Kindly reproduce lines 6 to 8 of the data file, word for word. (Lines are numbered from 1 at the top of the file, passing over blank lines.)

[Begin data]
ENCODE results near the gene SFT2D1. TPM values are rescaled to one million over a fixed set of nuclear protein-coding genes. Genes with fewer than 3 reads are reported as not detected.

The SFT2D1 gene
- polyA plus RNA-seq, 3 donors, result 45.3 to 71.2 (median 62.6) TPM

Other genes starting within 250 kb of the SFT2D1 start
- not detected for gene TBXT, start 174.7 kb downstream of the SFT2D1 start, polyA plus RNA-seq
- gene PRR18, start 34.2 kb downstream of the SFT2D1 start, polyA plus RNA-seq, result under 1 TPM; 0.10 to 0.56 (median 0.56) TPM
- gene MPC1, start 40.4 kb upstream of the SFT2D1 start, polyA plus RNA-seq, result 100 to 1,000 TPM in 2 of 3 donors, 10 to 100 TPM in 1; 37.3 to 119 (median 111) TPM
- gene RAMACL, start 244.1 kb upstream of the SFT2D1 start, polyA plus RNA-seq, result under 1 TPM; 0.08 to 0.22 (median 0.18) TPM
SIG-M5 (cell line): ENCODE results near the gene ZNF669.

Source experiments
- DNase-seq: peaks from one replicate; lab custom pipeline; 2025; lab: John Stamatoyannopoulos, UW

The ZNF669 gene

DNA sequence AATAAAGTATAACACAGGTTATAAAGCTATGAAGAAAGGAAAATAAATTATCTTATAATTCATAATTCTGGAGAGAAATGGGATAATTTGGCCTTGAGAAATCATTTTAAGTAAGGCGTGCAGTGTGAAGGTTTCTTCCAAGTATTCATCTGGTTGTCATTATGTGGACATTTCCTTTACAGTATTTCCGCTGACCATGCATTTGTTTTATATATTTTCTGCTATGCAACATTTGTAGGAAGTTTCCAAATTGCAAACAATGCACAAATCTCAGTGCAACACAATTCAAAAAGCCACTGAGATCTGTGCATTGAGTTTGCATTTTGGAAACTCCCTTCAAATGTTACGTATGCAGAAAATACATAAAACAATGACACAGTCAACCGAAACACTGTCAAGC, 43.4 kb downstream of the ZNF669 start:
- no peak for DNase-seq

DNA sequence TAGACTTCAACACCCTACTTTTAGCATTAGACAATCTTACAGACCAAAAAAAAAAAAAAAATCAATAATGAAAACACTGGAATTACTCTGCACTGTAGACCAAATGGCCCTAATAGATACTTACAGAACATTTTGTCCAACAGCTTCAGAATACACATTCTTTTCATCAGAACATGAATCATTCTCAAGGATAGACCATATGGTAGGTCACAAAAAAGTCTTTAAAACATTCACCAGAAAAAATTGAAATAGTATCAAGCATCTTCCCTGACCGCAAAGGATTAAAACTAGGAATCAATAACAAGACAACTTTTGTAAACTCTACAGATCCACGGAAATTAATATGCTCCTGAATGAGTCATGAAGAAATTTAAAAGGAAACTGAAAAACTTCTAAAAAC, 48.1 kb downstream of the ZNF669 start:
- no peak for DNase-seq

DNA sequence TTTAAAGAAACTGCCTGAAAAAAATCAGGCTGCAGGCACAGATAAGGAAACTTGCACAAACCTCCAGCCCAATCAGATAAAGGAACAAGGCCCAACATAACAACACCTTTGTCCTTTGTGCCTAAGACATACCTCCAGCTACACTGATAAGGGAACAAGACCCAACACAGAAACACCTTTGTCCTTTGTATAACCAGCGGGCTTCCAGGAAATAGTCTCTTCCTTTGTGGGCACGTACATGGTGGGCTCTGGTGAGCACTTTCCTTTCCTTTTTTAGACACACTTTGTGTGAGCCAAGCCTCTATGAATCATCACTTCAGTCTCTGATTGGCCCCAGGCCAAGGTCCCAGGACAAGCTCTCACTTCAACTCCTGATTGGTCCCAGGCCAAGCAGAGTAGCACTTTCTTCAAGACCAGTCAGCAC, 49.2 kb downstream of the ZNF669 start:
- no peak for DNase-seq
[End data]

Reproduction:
- gene PRR18, start 34.2 kb downstream of the SFT2D1 start, polyA plus RNA-seq, result under 1 TPM; 0.10 to 0.56 (median 0.56) TPM
- gene MPC1, start 40.4 kb upstream of the SFT2D1 start, polyA plus RNA-seq, result 100 to 1,000 TPM in 2 of 3 donors, 10 to 100 TPM in 1; 37.3 to 119 (median 111) TPM
- gene RAMACL, start 244.1 kb upstream of the SFT2D1 start, polyA plus RNA-seq, result under 1 TPM; 0.08 to 0.22 (median 0.18) TPM